Dodger Thoughts

Jon Weisman's outlet for dealing psychologically with the Los Angeles Dodgers, baseball and life

Category: Books (Page 2 of 3)

New interviews about the Dodgers and Brothers in Arms

As I noted on Tuesday’s official launch day, there’s been some nice coverage for the release of Brothers in Arms: Koufax, Kershaw, and the Dodgers’ Extraordinary Pitching Tradition, including opportunities for me to chat about the book, as well as the Dodgers in general.  In the past 24 hours, two more went live:

Enjoy checking out both, and hope to see you at the first signing Saturday!

**Spread the word!**
Brothers in Arms: Koufax, Kershaw, and the Dodgers’ Extraordinary Pitching Tradition official release date arrives

Today’s the day — the official launch day for my book, Brothers in Arms: Koufax, Kershaw, and the Dodgers’ Extraordinary Pitching Tradition.

Today’s the day, if you are willing and able, to …

*buy the book if you haven’t already — for yourself or as a gift (birthday, Mother’s Day, Father’s Day, etc.)  in bookstores as well as online at the following links. Do it today if at all possible. Links to order …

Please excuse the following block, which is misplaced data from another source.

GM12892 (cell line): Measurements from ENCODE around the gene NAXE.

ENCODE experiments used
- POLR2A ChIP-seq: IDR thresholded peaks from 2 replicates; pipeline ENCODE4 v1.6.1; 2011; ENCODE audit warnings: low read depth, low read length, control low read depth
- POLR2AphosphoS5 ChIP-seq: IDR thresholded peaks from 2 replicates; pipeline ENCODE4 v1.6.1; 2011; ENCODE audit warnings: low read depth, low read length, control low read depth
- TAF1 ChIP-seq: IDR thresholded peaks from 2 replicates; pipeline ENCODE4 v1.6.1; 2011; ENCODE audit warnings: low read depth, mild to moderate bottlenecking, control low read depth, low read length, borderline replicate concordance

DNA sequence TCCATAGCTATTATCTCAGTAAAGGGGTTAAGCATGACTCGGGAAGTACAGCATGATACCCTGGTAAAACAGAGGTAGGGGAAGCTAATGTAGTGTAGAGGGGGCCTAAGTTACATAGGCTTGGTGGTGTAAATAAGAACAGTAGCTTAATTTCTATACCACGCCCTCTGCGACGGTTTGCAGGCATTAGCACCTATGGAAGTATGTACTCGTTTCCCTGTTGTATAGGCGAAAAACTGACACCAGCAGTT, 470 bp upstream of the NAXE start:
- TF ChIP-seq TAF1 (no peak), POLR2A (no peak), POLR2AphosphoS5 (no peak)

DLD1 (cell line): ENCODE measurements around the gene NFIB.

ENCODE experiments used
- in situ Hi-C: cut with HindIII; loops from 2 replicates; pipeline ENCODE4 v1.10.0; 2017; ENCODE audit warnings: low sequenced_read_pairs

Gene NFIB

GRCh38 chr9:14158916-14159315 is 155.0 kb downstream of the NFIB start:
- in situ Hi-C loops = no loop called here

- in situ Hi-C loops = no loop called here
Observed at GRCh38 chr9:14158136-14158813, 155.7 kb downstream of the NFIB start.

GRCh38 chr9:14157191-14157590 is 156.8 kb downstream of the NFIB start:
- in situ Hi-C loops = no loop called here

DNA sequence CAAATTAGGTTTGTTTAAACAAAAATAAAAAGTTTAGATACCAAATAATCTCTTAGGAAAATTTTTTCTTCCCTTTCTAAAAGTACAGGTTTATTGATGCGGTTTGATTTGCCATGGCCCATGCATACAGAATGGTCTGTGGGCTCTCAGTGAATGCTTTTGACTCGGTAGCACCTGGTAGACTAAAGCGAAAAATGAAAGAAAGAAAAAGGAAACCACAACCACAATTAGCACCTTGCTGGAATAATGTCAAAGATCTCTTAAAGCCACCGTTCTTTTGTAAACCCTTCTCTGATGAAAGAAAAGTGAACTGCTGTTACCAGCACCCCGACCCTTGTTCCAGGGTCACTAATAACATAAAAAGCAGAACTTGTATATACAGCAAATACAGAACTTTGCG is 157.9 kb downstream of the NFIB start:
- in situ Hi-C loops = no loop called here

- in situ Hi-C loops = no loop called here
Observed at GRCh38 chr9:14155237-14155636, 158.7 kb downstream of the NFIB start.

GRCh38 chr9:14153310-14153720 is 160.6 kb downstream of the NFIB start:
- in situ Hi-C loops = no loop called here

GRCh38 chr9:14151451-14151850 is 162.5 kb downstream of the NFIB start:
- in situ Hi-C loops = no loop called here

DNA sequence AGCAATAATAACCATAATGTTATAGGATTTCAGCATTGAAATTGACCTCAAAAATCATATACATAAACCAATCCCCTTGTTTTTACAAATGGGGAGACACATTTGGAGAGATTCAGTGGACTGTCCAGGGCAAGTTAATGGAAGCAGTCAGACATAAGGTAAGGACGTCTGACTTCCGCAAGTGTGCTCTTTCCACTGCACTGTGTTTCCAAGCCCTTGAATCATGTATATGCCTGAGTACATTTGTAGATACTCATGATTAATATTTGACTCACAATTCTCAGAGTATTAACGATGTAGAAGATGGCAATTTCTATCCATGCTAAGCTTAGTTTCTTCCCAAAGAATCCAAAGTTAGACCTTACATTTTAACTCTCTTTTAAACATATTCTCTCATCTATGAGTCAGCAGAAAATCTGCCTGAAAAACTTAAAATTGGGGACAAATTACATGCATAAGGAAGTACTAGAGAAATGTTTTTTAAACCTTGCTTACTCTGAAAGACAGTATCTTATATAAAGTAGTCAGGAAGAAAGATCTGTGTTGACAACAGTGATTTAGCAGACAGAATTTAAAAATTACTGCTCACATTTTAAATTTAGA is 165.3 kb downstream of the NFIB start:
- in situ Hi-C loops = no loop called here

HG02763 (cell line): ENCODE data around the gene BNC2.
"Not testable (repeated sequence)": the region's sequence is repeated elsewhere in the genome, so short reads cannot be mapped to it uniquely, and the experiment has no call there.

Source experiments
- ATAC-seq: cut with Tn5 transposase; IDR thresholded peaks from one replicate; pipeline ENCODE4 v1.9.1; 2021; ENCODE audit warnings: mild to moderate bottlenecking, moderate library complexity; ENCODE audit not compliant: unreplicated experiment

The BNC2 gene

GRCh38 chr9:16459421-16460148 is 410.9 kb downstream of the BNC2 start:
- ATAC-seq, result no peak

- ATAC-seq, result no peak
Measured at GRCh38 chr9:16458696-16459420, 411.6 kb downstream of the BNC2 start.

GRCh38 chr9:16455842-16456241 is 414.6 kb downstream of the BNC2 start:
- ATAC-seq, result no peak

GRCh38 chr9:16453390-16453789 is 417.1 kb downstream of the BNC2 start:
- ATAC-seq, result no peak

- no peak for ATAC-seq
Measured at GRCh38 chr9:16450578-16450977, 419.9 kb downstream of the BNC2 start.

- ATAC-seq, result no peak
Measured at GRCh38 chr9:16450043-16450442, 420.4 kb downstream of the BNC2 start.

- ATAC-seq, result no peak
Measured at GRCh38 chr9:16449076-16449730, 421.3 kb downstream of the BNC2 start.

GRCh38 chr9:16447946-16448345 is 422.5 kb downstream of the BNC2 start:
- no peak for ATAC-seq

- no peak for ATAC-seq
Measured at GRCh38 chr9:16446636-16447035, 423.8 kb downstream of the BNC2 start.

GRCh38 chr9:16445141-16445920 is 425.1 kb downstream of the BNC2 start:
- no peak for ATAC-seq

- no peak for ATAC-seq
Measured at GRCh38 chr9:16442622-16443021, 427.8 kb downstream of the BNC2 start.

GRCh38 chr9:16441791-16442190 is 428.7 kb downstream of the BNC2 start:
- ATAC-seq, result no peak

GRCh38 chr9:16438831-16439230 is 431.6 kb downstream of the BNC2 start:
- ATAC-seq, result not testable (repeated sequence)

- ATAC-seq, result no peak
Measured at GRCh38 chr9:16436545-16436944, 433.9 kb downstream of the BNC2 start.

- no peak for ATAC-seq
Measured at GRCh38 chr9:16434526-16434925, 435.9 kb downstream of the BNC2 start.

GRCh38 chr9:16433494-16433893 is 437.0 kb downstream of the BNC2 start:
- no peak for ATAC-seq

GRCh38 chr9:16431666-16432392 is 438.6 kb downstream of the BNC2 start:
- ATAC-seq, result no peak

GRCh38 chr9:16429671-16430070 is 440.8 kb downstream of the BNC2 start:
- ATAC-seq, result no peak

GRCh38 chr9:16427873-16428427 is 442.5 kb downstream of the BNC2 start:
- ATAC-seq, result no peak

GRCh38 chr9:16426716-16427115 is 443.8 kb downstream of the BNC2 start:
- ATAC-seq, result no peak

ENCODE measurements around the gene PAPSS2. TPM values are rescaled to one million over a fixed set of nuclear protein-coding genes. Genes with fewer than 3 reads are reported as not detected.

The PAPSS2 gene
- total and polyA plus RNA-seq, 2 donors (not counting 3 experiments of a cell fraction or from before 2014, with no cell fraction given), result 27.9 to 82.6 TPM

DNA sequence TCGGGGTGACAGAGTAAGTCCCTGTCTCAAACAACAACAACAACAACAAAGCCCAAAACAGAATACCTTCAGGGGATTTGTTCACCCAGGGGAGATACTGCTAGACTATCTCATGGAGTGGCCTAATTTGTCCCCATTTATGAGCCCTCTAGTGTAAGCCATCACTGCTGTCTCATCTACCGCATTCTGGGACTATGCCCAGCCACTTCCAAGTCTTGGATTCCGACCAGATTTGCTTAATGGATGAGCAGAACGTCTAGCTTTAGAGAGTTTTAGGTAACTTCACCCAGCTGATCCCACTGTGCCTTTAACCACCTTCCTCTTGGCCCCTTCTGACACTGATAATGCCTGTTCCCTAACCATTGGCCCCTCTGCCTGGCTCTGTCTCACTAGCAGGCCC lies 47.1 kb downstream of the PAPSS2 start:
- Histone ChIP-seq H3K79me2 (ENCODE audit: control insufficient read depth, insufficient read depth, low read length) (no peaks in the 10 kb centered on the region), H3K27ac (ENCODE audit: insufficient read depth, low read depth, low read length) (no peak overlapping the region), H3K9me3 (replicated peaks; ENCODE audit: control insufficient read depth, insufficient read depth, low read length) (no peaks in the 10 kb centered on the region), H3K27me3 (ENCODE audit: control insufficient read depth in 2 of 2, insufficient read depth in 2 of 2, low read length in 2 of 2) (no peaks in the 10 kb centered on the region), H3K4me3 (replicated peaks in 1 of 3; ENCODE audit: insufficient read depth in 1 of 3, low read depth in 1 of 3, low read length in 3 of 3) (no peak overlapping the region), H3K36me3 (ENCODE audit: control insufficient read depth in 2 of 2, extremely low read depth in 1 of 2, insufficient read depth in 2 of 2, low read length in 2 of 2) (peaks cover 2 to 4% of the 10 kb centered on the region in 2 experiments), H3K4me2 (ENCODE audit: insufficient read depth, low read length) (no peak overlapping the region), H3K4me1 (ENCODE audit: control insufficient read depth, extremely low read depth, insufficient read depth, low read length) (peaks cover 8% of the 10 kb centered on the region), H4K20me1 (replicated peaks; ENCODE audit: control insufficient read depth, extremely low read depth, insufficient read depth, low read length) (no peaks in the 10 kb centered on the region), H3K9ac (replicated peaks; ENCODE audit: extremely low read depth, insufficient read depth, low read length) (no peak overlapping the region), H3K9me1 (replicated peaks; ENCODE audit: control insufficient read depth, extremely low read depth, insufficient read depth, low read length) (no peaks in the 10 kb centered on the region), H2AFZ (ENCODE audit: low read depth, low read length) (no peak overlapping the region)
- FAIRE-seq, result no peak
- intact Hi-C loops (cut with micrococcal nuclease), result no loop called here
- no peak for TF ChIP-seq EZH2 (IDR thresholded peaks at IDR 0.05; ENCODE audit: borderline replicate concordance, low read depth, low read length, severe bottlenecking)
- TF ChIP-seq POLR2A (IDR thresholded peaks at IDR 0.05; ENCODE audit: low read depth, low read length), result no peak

*leave a review — a few words and a positive rating can make a big difference!

*spread the word about the book — on social media or via old-fashioned word of mouth.

*follow @dodgers_tradition on Instagram — the official account for both Brothers in Arms and Dodger Thoughts. 

*plan to attend a signing — get your new or previously purchased copy of the book autographed, hear me say a few words about it and make Brothers in Arms come to life.

*check out the coverage if you want to learn even more about the book.

From my perspective, it feels like I’ve been promoting the book with somewhat nauseasting relentlessness, but every day, I encounter friends and/or Dodger fans who haven’t heard of it. So I would love your help in getting the word out!

Brothers in Arms signing No. 3: Barnes & Noble (Burbank), June 9

The Brothers in Arms: Koufax, Kershaw, and the Dodgers’ Extraordinary Pitching Tradition world tour will make its third stop, reaching beautiful downtown Burbank’s Barnes & Noble at 2 p.m. on June 9.

Come on by to get your new or previously purchased copy signed, and as a bonus, I’ll introduce you to the author. Hey — that’s me.

By the way, if you want to make a Dodger-themed afternoon and evening of it, it’s an easy drive down from Barnes & Noble to Dodger Stadium for the 6:10 p.m. game against the Braves, featuring a Manny Mota Bobblehead giveaway. I’m not involved with that giveaway — I just like the idea of the combo.

The Barnes & Nobles signing follows fun events set for May 5 at the Central Library, and June 3 at Common Space Brewery in Hawthorne. Another announcement for mid-June is still to come. Hope to see you soon!

Brothers in Arms signing June 3 at Common Space Brewery

Hey folks – I’m pleased to announce my second signing event for Brothers in Arms: Koufax, Kershaw, and the Dodgers’ Extraordinary Pitching Tradition.